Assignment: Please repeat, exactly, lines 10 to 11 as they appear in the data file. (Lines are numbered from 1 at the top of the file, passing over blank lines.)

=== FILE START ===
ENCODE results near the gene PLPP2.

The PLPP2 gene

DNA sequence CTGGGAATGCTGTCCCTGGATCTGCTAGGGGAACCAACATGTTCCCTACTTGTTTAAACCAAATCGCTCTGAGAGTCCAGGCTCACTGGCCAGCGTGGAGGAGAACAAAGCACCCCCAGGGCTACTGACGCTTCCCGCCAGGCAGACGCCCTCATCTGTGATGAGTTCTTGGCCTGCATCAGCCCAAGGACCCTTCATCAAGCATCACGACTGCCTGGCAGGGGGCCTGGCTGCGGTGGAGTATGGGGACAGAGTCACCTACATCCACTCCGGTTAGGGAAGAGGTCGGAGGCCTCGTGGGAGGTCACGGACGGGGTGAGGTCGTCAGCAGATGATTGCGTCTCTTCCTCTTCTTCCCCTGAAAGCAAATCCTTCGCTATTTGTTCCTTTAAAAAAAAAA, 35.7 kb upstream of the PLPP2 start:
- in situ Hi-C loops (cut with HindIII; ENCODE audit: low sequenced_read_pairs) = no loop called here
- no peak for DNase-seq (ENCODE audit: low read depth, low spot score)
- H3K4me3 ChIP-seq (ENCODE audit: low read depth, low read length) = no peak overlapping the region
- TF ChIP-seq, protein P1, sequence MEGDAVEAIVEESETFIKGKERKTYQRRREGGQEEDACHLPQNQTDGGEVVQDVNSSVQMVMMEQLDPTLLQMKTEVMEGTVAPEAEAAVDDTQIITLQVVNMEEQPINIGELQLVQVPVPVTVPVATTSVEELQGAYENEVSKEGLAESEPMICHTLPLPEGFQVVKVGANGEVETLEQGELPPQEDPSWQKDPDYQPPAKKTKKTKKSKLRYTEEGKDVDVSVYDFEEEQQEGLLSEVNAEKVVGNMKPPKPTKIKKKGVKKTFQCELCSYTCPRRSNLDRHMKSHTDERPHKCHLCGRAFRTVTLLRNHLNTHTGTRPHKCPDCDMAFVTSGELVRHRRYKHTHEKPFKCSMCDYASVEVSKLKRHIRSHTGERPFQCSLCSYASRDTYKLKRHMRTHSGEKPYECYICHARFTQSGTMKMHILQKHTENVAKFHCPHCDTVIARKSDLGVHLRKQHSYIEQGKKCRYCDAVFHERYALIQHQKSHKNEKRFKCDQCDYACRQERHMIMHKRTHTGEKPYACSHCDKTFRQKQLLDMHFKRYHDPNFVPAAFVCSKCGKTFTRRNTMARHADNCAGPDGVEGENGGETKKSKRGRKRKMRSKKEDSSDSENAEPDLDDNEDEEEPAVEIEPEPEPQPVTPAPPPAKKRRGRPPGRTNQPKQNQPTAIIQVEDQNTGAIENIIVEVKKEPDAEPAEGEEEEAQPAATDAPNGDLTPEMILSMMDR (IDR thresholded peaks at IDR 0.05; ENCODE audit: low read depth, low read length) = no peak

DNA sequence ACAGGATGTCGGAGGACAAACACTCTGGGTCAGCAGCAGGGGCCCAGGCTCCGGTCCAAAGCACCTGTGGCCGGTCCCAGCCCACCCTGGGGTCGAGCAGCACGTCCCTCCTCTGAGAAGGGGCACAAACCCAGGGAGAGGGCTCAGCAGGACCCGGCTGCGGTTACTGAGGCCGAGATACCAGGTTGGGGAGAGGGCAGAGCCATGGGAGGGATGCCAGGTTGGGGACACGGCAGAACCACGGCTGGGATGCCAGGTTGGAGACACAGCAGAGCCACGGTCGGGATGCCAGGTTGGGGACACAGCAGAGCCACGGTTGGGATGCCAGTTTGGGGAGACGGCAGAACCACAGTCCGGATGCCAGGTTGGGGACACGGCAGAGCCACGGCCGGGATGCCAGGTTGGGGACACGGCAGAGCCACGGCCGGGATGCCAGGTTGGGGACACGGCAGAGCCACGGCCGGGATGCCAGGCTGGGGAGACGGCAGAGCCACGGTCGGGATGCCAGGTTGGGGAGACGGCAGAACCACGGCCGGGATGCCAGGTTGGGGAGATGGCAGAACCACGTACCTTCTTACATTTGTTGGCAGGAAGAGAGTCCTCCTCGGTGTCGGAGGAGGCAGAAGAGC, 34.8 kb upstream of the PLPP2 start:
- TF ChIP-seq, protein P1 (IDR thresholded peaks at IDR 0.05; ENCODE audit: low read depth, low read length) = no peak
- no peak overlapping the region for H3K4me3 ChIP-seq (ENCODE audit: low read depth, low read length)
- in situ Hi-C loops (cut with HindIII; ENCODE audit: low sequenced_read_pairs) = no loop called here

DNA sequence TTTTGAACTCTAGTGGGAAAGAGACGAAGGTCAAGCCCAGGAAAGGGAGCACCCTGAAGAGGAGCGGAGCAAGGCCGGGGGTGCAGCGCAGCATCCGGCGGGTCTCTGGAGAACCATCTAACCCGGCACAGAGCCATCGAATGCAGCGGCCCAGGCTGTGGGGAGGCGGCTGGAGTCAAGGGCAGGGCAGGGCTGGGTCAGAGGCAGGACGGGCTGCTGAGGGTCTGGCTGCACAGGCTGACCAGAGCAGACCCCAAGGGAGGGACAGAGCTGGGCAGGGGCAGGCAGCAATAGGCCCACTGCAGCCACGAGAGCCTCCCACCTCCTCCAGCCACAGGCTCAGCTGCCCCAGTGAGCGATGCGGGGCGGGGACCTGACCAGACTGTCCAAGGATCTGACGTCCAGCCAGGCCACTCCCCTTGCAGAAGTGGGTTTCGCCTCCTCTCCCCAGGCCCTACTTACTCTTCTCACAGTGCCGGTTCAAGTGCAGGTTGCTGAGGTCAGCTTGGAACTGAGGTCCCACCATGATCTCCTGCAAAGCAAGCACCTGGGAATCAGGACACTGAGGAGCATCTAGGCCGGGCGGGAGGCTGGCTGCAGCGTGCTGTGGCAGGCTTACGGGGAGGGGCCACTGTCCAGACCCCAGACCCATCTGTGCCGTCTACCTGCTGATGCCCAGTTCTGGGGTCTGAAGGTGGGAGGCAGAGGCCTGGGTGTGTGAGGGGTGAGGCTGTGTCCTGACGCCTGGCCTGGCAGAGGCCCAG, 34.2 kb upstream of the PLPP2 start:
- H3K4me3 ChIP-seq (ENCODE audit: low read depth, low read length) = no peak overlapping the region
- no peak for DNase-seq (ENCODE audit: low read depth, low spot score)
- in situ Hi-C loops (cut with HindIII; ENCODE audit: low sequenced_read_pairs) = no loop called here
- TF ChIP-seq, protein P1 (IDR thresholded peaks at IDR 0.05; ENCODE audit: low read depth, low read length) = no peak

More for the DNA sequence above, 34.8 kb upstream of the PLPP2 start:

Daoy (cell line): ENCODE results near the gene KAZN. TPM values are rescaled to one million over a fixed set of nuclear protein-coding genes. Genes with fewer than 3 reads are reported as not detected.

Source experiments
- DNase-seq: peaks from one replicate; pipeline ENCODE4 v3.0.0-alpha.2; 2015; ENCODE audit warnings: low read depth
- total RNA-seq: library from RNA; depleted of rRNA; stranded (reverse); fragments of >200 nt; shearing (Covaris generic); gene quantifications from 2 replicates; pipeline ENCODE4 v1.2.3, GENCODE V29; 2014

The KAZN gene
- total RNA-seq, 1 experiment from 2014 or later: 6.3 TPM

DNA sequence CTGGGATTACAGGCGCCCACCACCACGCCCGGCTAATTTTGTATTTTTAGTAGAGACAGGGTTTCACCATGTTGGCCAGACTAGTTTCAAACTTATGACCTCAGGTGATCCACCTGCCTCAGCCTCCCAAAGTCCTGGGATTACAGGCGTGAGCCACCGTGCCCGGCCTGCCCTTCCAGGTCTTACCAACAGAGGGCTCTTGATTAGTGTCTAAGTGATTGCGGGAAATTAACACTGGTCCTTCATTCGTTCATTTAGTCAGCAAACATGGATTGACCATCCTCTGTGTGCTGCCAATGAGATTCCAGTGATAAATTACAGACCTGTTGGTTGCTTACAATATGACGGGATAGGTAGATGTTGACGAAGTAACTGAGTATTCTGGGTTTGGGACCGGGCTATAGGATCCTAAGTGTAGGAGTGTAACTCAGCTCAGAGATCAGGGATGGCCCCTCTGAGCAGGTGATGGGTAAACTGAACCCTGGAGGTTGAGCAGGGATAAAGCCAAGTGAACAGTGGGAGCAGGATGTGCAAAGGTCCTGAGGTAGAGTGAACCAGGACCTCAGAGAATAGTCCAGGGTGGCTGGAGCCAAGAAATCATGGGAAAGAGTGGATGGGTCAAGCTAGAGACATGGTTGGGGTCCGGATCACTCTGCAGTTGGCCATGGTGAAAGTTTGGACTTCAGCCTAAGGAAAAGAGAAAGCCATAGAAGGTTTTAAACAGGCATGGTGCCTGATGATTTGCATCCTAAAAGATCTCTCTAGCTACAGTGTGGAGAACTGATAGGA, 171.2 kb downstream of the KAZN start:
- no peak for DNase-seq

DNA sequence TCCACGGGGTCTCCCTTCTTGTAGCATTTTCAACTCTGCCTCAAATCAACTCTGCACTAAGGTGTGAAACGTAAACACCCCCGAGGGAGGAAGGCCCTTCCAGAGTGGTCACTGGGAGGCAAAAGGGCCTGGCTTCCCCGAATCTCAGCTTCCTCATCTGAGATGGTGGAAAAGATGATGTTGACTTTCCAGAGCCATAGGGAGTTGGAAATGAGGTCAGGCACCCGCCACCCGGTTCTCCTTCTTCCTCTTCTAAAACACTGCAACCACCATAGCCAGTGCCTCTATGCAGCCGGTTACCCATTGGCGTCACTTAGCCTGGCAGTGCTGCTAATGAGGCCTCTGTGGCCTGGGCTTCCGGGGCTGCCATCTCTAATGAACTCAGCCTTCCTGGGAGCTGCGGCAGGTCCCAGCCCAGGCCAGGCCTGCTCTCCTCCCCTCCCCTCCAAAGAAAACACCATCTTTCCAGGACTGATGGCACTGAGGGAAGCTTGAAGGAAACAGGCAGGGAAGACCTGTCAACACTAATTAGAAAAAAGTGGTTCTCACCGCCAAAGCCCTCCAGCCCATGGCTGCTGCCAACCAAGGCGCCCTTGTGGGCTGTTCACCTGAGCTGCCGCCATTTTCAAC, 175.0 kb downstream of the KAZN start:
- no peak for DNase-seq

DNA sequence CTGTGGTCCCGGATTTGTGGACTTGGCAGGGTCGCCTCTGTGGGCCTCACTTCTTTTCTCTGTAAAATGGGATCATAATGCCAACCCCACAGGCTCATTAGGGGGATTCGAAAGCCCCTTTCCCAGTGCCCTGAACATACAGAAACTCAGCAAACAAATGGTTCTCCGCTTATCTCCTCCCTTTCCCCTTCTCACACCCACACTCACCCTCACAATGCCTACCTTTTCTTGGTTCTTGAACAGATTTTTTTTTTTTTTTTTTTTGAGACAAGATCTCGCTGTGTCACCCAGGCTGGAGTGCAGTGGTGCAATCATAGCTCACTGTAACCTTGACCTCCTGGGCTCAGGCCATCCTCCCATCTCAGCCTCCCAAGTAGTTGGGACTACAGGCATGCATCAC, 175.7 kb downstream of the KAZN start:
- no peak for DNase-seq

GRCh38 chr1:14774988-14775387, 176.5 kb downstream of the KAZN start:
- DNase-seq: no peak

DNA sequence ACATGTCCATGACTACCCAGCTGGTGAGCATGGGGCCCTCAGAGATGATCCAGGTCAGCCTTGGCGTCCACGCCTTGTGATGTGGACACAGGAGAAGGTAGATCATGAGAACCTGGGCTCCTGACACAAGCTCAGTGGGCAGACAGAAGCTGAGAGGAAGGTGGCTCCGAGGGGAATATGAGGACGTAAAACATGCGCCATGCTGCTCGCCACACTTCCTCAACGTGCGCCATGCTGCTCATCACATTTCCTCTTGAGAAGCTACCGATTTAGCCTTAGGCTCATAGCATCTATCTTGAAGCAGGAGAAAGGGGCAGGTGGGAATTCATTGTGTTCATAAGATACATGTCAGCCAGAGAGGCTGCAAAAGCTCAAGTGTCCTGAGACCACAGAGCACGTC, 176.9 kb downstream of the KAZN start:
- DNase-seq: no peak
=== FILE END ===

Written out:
- no peak overlapping the region for H3K4me3 ChIP-seq (ENCODE audit: low read depth, low read length)
- in situ Hi-C loops (cut with HindIII; ENCODE audit: low sequenced_read_pairs) = no loop called here